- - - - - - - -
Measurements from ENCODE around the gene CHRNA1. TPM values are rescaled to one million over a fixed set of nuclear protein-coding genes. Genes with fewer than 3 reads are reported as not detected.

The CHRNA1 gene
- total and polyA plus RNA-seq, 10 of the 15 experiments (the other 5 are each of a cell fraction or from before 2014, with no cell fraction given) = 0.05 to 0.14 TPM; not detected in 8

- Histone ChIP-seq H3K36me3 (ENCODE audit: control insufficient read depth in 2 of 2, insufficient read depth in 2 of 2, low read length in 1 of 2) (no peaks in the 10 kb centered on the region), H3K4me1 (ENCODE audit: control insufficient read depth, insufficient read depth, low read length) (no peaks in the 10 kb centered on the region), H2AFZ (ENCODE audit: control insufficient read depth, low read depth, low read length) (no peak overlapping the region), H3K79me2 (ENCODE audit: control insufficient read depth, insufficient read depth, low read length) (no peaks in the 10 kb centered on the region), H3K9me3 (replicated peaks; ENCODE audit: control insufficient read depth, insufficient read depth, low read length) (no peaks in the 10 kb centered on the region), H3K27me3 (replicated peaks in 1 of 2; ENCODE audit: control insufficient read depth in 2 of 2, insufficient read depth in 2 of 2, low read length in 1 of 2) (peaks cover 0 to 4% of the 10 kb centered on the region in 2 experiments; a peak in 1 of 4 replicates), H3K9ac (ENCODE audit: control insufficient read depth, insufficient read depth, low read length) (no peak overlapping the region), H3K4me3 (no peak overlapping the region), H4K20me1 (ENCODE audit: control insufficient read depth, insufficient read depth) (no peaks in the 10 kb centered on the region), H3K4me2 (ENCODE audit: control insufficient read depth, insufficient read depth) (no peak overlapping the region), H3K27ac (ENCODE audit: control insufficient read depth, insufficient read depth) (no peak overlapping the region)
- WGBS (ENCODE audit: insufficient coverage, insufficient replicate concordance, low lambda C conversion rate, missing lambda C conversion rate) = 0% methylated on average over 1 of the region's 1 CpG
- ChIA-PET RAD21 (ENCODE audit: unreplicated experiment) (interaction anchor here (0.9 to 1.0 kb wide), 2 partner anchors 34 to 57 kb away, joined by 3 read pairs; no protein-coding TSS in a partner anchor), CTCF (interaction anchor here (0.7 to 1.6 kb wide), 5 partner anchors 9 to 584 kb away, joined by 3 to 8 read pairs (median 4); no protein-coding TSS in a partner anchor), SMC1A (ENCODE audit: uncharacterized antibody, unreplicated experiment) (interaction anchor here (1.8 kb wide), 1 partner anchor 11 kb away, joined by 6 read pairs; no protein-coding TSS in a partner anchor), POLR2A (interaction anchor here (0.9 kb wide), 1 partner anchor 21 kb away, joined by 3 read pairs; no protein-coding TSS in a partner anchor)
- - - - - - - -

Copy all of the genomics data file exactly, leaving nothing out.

Measurements from ENCODE around the gene CHRNA1. TPM values are rescaled to one million over a fixed set of nuclear protein-coding genes. Genes with fewer than 3 reads are reported as not detected.

The CHRNA1 gene
- total and polyA plus RNA-seq, 10 of the 15 experiments (the other 5 are each of a cell fraction or from before 2014, with no cell fraction given) = 0.05 to 0.14 TPM; not detected in 8

- Histone ChIP-seq H3K36me3 (ENCODE audit: control insufficient read depth in 2 of 2, insufficient read depth in 2 of 2, low read length in 1 of 2) (no peaks in the 10 kb centered on the region), H3K4me1 (ENCODE audit: control insufficient read depth, insufficient read depth, low read length) (no peaks in the 10 kb centered on the region), H2AFZ (ENCODE audit: control insufficient read depth, low read depth, low read length) (no peak overlapping the region), H3K79me2 (ENCODE audit: control insufficient read depth, insufficient read depth, low read length) (no peaks in the 10 kb centered on the region), H3K9me3 (replicated peaks; ENCODE audit: control insufficient read depth, insufficient read depth, low read length) (no peaks in the 10 kb centered on the region), H3K27me3 (replicated peaks in 1 of 2; ENCODE audit: control insufficient read depth in 2 of 2, insufficient read depth in 2 of 2, low read length in 1 of 2) (peaks cover 0 to 4% of the 10 kb centered on the region in 2 experiments; a peak in 1 of 4 replicates), H3K9ac (ENCODE audit: control insufficient read depth, insufficient read depth, low read length) (no peak overlapping the region), H3K4me3 (no peak overlapping the region), H4K20me1 (ENCODE audit: control insufficient read depth, insufficient read depth) (no peaks in the 10 kb centered on the region), H3K4me2 (ENCODE audit: control insufficient read depth, insufficient read depth) (no peak overlapping the region), H3K27ac (ENCODE audit: control insufficient read depth, insufficient read depth) (no peak overlapping the region)
- WGBS (ENCODE audit: insufficient coverage, insufficient replicate concordance, low lambda C conversion rate, missing lambda C conversion rate) = 0% methylated on average over 1 of the region's 1 CpG
- ChIA-PET RAD21 (ENCODE audit: unreplicated experiment) (interaction anchor here (0.9 to 1.0 kb wide), 2 partner anchors 34 to 57 kb away, joined by 3 read pairs; no protein-coding TSS in a partner anchor), CTCF (interaction anchor here (0.7 to 1.6 kb wide), 5 partner anchors 9 to 584 kb away, joined by 3 to 8 read pairs (median 4); no protein-coding TSS in a partner anchor), SMC1A (ENCODE audit: uncharacterized antibody, unreplicated experiment) (interaction anchor here (1.8 kb wide), 1 partner anchor 11 kb away, joined by 6 read pairs; no protein-coding TSS in a partner anchor), POLR2A (interaction anchor here (0.9 kb wide), 1 partner anchor 21 kb away, joined by 3 read pairs; no protein-coding TSS in a partner anchor)